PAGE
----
Published: November 5, 2002
CONCORD, NH. – ” Through Three Centuries,” a new exhibition at the New Hampshire Historical Society’s Tuck Library, will showcase the society’s outstanding collection of historic New Hampshire and New England maps. Learn more by attending a free lecture by Jere Daniell, PhD, of Dartmouth College, on Sunday, November 17, at 2 pm.
The lecture “Why Historians Need Maps: The Special Case of New Hampshire,” will be followed by a reception in honor of the new exhibition. Sponsored by Hansen-Fox Company, Inc, ” Through Three Centuries” will be on view at the Tuck Library at 30 Park Street through May 31. Admission is free. The library is open Tuesday through Saturday from 9:30 am to 5 pm. For information, call 603-228-6688.
“Maps are a fascinating way to look at history,” said society special collections librarian David Smolen. “You can learn about the early settlers of a town, discover border disputes and find out how railroads spread over the land.”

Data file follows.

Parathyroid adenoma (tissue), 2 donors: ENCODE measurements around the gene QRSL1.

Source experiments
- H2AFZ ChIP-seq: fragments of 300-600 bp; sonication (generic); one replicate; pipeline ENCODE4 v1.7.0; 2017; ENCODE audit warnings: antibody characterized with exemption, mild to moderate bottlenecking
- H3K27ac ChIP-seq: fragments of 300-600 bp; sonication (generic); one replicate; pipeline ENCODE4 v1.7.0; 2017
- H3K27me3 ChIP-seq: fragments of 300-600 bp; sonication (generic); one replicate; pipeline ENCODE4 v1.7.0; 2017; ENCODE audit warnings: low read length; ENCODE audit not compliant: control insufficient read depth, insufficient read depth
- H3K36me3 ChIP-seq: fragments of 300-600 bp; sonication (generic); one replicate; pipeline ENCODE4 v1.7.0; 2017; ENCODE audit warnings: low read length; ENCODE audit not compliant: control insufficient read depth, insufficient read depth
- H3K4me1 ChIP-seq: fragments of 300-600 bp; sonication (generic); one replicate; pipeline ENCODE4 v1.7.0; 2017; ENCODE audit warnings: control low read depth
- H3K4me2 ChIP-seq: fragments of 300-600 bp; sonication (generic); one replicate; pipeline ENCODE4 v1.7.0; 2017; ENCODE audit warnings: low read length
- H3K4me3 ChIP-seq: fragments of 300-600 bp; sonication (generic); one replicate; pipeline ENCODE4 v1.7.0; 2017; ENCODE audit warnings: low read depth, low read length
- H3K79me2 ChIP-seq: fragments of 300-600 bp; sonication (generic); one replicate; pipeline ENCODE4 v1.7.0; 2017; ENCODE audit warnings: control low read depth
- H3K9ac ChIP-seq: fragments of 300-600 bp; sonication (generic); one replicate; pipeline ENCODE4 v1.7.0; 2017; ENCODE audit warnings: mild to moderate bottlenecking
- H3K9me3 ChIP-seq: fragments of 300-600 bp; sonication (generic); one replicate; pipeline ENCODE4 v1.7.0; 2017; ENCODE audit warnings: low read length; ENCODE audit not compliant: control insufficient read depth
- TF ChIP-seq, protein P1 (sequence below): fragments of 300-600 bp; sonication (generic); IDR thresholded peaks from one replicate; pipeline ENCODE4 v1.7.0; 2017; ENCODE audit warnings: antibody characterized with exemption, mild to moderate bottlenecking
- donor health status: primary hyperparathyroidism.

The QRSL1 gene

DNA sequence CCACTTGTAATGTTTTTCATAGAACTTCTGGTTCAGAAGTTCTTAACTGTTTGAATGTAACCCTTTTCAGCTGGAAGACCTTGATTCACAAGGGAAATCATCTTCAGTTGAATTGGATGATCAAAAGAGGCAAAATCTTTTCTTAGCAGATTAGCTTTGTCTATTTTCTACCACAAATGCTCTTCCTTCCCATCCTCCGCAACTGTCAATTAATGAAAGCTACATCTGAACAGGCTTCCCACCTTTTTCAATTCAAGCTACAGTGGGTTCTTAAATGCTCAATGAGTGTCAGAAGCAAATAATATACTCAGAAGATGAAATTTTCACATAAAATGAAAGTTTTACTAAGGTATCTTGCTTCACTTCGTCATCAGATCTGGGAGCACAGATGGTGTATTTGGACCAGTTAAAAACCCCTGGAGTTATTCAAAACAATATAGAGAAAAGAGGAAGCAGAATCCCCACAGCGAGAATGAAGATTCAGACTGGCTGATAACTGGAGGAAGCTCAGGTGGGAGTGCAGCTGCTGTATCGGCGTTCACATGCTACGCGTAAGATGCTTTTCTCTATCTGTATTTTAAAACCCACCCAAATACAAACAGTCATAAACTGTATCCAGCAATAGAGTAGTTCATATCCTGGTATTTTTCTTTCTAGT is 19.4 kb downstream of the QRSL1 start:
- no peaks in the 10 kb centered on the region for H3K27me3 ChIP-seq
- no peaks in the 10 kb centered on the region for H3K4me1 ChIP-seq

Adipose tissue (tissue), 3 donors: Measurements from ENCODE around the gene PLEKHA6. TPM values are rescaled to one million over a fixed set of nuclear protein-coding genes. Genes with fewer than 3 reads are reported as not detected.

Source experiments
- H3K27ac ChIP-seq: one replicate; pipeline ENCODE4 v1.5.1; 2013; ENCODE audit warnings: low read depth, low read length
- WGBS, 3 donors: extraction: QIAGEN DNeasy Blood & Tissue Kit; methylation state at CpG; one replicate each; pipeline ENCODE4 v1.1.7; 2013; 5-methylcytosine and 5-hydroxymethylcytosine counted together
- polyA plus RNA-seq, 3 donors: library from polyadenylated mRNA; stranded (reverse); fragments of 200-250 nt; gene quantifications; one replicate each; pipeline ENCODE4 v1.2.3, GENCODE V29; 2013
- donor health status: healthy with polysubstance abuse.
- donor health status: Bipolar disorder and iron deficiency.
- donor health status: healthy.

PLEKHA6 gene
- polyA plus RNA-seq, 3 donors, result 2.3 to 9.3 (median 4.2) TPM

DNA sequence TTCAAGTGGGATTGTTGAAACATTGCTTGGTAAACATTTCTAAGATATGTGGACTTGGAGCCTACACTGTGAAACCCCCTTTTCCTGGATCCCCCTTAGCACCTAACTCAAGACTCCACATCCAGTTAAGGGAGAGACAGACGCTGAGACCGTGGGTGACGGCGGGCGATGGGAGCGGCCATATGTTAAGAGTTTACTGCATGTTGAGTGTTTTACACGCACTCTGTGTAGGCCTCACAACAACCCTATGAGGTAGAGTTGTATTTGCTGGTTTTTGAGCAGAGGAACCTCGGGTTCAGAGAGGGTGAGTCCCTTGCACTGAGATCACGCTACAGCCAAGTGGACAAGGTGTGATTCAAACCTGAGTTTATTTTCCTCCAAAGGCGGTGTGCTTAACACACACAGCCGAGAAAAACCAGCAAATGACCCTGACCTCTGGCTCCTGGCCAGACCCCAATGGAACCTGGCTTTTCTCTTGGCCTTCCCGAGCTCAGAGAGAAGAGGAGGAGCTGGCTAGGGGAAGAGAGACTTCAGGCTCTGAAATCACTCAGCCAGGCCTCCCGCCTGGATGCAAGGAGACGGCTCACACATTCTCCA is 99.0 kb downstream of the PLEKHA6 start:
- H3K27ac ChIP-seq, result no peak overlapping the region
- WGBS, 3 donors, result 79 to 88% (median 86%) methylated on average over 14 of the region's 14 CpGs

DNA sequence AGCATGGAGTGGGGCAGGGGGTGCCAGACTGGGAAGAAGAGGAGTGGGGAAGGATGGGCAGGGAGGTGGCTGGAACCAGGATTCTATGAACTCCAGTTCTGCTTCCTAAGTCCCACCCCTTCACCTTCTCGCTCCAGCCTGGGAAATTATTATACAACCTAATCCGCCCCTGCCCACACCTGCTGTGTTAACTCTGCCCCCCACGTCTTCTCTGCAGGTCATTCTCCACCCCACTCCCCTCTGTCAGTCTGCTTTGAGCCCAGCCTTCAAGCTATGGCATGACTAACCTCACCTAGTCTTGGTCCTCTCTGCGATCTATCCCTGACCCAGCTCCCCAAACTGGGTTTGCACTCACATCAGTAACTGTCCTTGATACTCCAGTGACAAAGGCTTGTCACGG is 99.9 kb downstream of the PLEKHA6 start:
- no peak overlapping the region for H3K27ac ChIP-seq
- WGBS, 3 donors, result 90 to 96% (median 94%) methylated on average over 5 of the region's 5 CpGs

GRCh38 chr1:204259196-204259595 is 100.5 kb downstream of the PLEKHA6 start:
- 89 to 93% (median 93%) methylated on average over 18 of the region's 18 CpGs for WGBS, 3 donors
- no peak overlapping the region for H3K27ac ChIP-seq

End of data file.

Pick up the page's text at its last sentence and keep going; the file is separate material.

” Through Three Centuries” will have sections dedicated to family history, town planning and development, border disputes, the tourism industry and the railroad industry, each with suggestions for how to use maps to study these topics. The exhibition will include town maps from the Eighteenth and Nineteenth Centuries, railroad and tourism maps from the Nineteenth and early Twentieth Centuries, including very early White Mountain maps, and maps documenting the famous Indian Stream Republic.
In conjunction with the exhibition, the next issue of the society’s journal Historical New Hampshire will look at some of the challenges of measuring and , from its rugged coastline to its mountaintops.
The New Hampshire Historical Society is an independent, nonprofit organization dedicated to preserving and sharing New Hampshire history through the Museum of New Hampshire History and the Tuck Library. Established in 1823, the society is the fifth oldest statewide historical society in the nation. The society presents more than 50 public programs each year, including lectures, workshops, and exhibitions.
Visit online at www.nhhistory.org.
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